When you went to see a film at The Cornerhouse you could feel secure in the fact that it had already received an important seal of approval. The Cornerhouse didn’t just show any film. It had to be considered a little bit special, and a little bit different, to make it onto the silver screen. Despite the end of that well-loved cinema, and its merging with The Library Theatre to create the bigger (and quite possibly better) HOME, that tradition has continued. HOME may show a few more films than its predecessor did, but you can bet that the selection process is equally as discerning.

So when you see a film that could arguably be called a blockbuster on the list of showing times, it’s fair to assume that there’s going to be something that sets it apart from the standard Hollywood fare. That is certainly the case with The Revenant. It features two of Tinseltown’s biggest money makers: Leonardo di Caprio and Tom Hardy. And it gives a post-Harry Potter and Star Wars role to Domhnall Gleeson (earmarking perhaps, a star of the future). But that is pretty much where the Hollywood clichés end.

The Revenant is a film that does things few others would dare to: from the way it’s shot, to the intensity of the violence, to the genuine ability to shock the audience out of any kind of stupor, this is a film that dares to be different and does different with aplomb.

This uniqueness is marked in a very early sequence: a battle scene filmed like no other before it. Director Alejandro G. Inarritu puts down a marker here, informing the audience that they’re about to see a film that isn’t afraid of getting up close and personal and has no issues with making its audience squirm. The camera is so close to the faces and bodies of the victims of this battle that you almost feel every arrow that enters them and sense every shotgun that explodes by their ears. And on that note, whether it is down to the direction of the film or the outstanding speakers at HOME, there can rarely have been a better use of surround sound than in this scene and the film as a whole. You will feel submerged at its very centre.
By the time this battle comes to its bloody end, we have already received the first big shock of the film. From then on they come thick and fast. Hugh Glass (di Caprio) is at this film’s heart, so you could be forgiven for expecting that he will lead his team out of the dangerous situation they have found themselves in, or at least go down while valiantly fighting for this cause. So when he is almost killed by a bear before their escape is even properly underway, there can few who aren’t taken aback by this turn of events. And that surprise is only added to by the way this scene is presented. Watching Glass being dragged about and mauled by a grizzly becomes incredibly captivating because of the unflinching way in which it is filmed. Of all the outstanding passages in the movie, this might be the one that will live longest in the memory.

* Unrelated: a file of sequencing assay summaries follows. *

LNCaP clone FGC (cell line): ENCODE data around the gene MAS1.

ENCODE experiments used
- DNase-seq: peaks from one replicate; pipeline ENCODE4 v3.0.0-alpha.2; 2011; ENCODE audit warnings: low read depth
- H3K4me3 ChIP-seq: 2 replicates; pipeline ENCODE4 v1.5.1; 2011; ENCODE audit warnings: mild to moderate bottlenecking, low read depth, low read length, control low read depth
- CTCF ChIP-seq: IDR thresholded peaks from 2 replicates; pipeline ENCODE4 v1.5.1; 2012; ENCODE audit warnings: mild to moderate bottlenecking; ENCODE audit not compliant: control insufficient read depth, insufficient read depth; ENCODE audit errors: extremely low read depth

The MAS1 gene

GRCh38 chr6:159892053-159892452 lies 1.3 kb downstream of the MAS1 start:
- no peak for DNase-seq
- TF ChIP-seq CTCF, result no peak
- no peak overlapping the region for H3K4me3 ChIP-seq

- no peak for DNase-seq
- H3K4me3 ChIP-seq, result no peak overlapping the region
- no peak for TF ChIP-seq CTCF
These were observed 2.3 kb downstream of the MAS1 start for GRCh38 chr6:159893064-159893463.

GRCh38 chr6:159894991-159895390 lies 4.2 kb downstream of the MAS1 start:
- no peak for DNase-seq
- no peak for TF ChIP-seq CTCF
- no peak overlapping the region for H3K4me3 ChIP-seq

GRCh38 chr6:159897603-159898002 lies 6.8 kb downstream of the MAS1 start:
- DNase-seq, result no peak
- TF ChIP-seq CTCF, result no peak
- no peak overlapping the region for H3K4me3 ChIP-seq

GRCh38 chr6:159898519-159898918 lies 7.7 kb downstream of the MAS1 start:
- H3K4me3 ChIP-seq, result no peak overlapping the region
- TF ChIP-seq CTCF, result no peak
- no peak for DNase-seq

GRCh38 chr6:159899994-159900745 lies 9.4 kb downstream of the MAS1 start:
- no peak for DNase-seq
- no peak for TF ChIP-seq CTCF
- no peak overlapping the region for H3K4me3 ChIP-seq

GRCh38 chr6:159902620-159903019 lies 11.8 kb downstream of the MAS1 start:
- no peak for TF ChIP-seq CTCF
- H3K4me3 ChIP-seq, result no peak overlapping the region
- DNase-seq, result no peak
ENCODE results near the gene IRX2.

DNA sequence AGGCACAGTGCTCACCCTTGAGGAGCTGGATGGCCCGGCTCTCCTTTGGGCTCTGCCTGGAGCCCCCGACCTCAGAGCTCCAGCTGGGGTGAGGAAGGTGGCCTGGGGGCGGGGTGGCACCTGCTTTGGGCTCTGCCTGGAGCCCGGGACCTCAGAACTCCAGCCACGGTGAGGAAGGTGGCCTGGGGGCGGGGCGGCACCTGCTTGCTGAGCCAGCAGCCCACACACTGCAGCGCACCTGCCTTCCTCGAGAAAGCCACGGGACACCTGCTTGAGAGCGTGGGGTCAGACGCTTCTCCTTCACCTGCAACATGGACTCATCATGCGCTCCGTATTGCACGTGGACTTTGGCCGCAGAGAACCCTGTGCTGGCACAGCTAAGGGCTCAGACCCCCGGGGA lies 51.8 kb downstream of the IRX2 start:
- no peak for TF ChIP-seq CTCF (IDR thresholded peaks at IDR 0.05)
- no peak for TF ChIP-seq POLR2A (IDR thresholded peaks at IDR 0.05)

The following three quarters of an hour or so gives Tom Hardy (who has currently been behind the cinematography, the scenery, and di Caprio in terms of the film’s most impressive elements) the opportunity to come to the fore. His character John Fitzgerald is clearly the villain of the piece, and in Hardy’s list of villainous portrayals this latest one makes Batman’s Bane pale into insignificance. After agreeing to stay behind and look after the miraculously alive but stretcher bound Glass, we see Fitzgerald soon tire of this caring role and try to bring things to a quicker resolution. When Glass’s son tries to prevent this from happening, a brawl erupts and the young combatant is killed while his father watches from his stretcher.

And this scene, despite all the brilliance that has come before it, is where the real crux of the film lies. Because from this point on we’re treated to one of the most powerful filmic portrayals of a father’s love for his children that you are ever likely to see. Glass’s determination to recover from his wounds to wreak his revenge on Fitzgerald leads to one of the most intensely realised displays of emotion in contemporary cinema. And along the way we’re treated to a mix of beautiful cinematography, jaw-droppingly exciting action, and a whole host of award worthy performances.

And on that note, although we may have mentioned di Caprio, Hardy, and Gleeson as indicators of Hollywood convention at the top of this review, that is not to say that any of their performances are conventional. Or anything less than stellar, in fact. And the same should be said about Will Poulter, Forest Goodluck, and Duane Howard. Without these first rate performances the force of this film would be unrealisable, and each of them deserves a nod come award season.

All of this combined puts The Revenant up there with the very best. Some reviews have already called it the film of the year, and you might think that January is a little early to make such a statement. But when a film is as good as this, good enough maybe to make it onto lists that look at films of all time and not just films of the last twelve months, it is difficult to see what might surpass it.

Fran Slater

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